This is an example of the sorts of sexual politics that are rife in certain sections of nerd culture, flowing from male entitlement issues. Starship Down seems to suggest that beautiful women should be flattered by borderline stalkers who make their romantic wishes quite clear, even after the women in question have expressed their disinterest. There is a sense that pining for a beautiful woman is somehow enough to “earn” her love, as if it were a video game accomplishment that could be unlocked with the right amount of tokens or gizmos.

"That torpedo sure is a convenient ice-breaker..."

“That torpedo sure is a convenient ice-breaker…”

To be fair, this is very much a minor example. The show does not decide to press ahead with a romance between Bashir and Dax in the near future. The two characters remain platonic friends in the short-to-medium term. However, it becomes more problematic when examined in the larger context of Deep Space Nine, where the show plays more firmly into these sorts of male entitlement and fantasy issues. It is attitudes like this that would become a cornerstone of certain toxic on-line male communities and certain sections of nerd culture.

Again, it is hard to be too critical of Deep Space Nine. These sorts of fault lines would not become entirely clear until the show went off the air. Terms like “men’s rights activists” would not entire the popular lexicon for almost a decade after What You Leave Behind was broadcast. At the same time, Deep Space Nine is very firmly a part of the background leading towards those pivotal cultural moments. It is romances like those depicted on Deep Space Nine that would enshrine and entrench certain attitudes that would feed into all manner of terrible events to come.

Having a gas time...

Having a gas time…

Starship Down also does a nice job of keeping the Dominion a credible and interesting threat in the world of Deep Space Nine. The third season often struggled to involve the Dominion in its plotting, and to keep some measure of attention focused on the new threat that had emerged from the Gamma Quadrant. Even with the conflict between the Klingons and the Federation driving the plot of the fourth season, Deep Space Nine provides ample development and attention to the cold war that is brewing between the Federation and the Dominion.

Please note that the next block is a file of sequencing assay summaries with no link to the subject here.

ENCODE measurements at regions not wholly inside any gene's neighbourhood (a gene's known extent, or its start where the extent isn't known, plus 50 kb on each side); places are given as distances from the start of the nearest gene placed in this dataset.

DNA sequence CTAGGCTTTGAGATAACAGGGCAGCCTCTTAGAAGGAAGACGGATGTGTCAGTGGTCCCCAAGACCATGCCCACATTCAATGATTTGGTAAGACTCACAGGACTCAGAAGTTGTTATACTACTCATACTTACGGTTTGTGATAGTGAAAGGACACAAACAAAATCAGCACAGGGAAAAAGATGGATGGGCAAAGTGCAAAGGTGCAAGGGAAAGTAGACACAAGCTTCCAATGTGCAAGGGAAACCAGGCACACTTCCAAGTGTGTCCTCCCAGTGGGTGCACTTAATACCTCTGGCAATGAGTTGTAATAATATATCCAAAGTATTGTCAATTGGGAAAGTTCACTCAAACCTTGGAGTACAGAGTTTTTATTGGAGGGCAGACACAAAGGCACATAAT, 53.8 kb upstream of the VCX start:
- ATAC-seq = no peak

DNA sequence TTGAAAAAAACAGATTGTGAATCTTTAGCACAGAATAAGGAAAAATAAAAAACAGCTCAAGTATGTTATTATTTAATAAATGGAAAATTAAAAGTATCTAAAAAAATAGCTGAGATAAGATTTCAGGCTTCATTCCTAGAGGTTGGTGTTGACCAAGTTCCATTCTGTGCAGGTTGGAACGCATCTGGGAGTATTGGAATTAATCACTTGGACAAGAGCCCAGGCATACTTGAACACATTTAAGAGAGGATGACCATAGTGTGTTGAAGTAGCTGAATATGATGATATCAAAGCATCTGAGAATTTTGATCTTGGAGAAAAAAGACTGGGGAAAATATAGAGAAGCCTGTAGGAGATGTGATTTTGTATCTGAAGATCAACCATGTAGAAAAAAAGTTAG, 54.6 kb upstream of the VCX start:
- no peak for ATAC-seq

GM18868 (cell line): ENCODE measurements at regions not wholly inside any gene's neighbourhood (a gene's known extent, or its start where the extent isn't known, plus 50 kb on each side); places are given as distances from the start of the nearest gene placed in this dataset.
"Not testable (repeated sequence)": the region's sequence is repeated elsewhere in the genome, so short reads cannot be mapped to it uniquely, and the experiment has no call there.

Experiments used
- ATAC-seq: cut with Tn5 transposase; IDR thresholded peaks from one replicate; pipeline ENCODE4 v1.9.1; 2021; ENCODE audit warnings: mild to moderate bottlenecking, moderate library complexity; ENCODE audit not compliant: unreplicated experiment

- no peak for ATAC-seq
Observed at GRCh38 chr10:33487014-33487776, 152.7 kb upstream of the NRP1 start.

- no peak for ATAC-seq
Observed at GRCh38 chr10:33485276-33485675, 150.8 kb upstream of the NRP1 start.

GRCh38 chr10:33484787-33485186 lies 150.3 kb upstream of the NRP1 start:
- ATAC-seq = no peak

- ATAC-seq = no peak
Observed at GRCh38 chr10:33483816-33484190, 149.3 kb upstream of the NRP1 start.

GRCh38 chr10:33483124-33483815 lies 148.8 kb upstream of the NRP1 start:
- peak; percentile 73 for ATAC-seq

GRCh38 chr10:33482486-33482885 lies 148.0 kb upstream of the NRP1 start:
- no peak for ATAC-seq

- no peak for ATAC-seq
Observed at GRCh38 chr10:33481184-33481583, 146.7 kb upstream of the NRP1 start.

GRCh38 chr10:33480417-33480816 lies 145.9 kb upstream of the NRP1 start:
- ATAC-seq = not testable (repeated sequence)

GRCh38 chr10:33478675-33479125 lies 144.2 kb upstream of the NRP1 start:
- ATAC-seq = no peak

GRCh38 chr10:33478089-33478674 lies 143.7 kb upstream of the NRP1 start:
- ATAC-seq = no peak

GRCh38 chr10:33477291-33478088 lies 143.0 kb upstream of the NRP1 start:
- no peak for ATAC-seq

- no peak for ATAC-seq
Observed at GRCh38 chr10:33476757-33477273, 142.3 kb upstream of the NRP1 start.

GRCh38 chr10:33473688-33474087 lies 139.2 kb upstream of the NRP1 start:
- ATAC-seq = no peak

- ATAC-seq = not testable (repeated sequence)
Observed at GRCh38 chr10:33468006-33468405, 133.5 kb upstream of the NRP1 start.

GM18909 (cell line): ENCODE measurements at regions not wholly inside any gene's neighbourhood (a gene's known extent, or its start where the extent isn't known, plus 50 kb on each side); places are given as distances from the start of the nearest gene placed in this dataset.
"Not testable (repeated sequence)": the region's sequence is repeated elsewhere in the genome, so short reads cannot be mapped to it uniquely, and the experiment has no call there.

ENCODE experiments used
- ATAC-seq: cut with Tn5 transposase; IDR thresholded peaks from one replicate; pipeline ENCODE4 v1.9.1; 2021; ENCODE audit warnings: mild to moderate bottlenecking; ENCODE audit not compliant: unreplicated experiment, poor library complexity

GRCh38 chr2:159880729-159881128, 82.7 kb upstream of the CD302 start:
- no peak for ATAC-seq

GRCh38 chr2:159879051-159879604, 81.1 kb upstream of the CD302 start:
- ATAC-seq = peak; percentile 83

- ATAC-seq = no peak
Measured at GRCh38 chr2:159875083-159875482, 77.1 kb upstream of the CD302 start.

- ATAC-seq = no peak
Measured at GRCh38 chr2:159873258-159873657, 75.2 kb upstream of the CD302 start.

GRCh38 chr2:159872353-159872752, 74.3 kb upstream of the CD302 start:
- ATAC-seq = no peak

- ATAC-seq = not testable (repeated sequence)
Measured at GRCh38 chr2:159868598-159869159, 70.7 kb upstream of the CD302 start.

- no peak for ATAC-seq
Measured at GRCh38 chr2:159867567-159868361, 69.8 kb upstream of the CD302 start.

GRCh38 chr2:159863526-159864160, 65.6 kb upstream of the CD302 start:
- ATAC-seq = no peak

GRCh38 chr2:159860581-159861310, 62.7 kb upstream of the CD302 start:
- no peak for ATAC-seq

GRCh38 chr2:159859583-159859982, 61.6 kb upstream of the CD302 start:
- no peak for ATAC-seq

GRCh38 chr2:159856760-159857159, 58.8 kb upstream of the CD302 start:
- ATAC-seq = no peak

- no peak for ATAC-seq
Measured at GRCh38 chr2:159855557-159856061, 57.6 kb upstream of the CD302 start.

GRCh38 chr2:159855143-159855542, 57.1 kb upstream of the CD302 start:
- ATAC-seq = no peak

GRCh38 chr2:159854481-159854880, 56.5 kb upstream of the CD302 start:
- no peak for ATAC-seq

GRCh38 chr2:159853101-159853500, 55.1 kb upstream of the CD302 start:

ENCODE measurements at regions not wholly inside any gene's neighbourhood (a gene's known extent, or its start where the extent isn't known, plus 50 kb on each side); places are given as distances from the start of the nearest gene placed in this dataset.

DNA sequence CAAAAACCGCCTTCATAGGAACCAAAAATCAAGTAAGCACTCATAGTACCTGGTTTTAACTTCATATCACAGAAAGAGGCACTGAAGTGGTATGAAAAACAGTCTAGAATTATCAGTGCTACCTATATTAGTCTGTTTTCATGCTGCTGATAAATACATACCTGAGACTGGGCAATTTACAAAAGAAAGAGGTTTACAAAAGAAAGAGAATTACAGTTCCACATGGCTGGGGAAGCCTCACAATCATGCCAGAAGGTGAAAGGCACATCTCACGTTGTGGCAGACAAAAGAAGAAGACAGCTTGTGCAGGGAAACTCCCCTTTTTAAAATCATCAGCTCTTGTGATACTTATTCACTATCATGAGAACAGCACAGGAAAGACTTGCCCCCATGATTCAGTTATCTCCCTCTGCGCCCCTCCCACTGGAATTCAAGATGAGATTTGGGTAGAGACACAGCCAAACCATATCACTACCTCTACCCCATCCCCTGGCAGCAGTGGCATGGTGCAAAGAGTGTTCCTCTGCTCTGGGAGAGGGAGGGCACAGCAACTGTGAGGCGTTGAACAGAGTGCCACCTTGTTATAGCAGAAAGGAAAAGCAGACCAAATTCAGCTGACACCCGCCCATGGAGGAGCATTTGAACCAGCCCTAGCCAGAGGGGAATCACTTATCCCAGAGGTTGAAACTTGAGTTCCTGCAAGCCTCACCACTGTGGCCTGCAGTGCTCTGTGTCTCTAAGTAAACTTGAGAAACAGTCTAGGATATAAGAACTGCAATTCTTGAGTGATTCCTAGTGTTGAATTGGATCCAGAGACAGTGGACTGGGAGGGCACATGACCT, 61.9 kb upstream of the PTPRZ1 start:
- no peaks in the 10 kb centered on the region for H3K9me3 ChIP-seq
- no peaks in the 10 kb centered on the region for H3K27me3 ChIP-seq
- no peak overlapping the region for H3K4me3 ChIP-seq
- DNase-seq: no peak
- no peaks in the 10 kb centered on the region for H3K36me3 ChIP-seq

One of the more interesting aspects of the conflict between the Dominion and the Federation is the question of just how much the Federation is to blame for what happened. Deep Space Nine is rather unambiguous in its portrayal of the Dominion as a truly monstrous evil; the Founders are genocidal in natural and operate an army of genetically-engineered killing machines controlled through drug addiction. There is not a lot of ambiguity to the way that the Founders operate. At the same time, there is a sense that the Federation is being provocative.

That trade agreement has saled...

That trade agreement has saled…

In The Jem’Hadar, the Dominion made first contact with the Alpha Quadrant by massacring the Bajoran colony on New Bajor. That was a rather excessive display of force and a massive loss of innocent life, but it also represented a clear warning. The Alpha Quadrant powers were advised to remain on their side of the wormhole. The Dominion was paranoid and violent, but their demands were simple. All the Dominion wanted, in theory, was to be left alone and in peace by the major powers in the Alpha Quadrant.

It is, of course, highly debatable whether the Dominion would have maintained the peace even if they had been left alone as they requested. As Sisko argues in In the Pale Moonlight, the Founders see it as their sacred duty to impose order upon the galaxy. Even if the Federation and the other Alpha Quadrant powers did respect their borders, it seems likely that the Dominion would have still treated their new neighbours as a threat who needed to be controlled and curtailed.

Defiant 'til the last...

Defiant ’til the last…

Nevertheless, the Federation repeatedly and comprehensively violates that request from the Dominion. The Defiant wanders freely through the Gamma Quadrant, brazen violating what is considered to be Dominion space. The Cardassians and the Bajorans build a communications relay to send messages through the wormhole, in what must seem like a very imperialist gesture. In Starship Down, it is suggested that the Federation and the Ferengi have been covertly dealing with the Karemma.

“At the request of the Karemma Commerce Ministry, we’ve brought the Defiant to a remote system in the Gamma Quadrant to discuss problems that have surfaced regarding our recent trade agreement,” Sisko states in his opening log, making it clear that this is not something with which the Dominion would be comfortable. Hanok explains the need for subterfuge, “When we first agreed to use the Ferengi as intermediaries, we did it because we knew the Dominion would never tolerate direct trade between us and the Federation.”

The Karemma are members of the Dominion. It does seem a little provocative for the Federation to engage directly with a member race of the Dominion, to the point where it could easily be seen as attempted sedition or treason. In The Mind’s Eye, it was made clear that the Federation could not involve itself in the politics of a colony world that had been conquered by the Klingon Empire; in fact, the Federation seemed quite happy to turn a blind eye to the imperialism of the Klingon Empire until Cardassia was threatened. What is the difference here?